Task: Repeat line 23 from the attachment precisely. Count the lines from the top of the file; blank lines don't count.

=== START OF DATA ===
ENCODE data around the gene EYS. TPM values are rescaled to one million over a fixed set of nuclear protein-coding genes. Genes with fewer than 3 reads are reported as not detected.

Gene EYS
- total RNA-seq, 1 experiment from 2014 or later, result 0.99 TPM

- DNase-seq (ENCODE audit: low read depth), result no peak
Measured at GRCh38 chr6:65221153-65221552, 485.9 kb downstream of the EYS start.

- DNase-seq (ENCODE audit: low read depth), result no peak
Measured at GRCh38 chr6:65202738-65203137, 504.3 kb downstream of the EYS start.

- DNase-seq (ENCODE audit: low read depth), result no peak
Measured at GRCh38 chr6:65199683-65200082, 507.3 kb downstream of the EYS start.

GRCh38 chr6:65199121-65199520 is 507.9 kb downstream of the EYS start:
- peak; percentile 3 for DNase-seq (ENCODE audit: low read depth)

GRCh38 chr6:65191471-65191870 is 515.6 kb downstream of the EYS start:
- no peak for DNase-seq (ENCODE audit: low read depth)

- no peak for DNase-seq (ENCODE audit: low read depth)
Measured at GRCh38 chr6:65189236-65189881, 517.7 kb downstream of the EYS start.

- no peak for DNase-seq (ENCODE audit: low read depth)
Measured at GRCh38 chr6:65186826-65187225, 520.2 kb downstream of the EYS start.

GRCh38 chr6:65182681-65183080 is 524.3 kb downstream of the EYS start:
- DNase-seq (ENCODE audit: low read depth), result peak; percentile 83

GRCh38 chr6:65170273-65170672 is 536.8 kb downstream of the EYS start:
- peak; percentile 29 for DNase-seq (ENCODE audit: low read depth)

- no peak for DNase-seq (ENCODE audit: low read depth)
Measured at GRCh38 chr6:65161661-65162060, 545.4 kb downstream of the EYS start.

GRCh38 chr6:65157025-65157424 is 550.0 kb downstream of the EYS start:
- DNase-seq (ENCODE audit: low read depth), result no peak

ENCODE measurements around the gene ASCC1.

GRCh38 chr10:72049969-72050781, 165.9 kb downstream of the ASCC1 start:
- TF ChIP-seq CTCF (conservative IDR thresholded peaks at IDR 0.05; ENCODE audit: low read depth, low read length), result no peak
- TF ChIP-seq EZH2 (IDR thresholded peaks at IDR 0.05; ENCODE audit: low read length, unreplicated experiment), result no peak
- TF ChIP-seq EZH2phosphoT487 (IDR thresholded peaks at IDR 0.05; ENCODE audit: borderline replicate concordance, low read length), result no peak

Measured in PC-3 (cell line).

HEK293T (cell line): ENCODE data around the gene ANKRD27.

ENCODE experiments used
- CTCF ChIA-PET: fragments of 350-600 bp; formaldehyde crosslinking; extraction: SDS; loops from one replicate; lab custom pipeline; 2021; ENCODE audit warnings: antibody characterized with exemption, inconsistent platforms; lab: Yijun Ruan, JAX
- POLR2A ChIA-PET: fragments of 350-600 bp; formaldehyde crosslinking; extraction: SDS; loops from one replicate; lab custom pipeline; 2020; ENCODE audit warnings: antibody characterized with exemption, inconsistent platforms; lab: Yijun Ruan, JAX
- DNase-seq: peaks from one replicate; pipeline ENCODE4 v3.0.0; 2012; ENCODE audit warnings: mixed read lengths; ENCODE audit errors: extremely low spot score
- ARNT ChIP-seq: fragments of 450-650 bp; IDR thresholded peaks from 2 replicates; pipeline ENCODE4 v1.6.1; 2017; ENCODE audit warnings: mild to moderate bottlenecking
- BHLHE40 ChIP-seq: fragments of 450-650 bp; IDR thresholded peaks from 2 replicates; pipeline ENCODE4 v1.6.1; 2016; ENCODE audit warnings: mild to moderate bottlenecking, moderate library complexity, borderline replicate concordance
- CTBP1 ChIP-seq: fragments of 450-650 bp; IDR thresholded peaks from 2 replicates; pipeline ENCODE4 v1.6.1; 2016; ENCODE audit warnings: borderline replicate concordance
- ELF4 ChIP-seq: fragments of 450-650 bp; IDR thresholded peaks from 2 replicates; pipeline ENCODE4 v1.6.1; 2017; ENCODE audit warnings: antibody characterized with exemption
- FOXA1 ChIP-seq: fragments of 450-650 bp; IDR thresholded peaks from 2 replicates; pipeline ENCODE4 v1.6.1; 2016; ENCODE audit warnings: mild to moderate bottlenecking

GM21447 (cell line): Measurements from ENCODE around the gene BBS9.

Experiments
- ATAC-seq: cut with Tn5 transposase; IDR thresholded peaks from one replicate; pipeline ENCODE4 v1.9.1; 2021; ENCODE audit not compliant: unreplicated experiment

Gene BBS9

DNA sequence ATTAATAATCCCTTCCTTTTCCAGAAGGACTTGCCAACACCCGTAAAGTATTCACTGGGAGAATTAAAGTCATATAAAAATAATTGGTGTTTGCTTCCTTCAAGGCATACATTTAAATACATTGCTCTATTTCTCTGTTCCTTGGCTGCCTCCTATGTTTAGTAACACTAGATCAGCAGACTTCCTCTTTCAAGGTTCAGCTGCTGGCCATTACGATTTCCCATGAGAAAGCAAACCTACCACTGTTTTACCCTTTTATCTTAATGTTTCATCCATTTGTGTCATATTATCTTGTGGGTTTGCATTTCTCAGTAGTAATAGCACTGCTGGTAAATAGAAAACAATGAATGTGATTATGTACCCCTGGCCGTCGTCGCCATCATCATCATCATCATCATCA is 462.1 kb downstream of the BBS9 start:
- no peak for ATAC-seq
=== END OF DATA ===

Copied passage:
Measured at GRCh38 chr6:65161661-65162060, 545.4 kb downstream of the EYS start.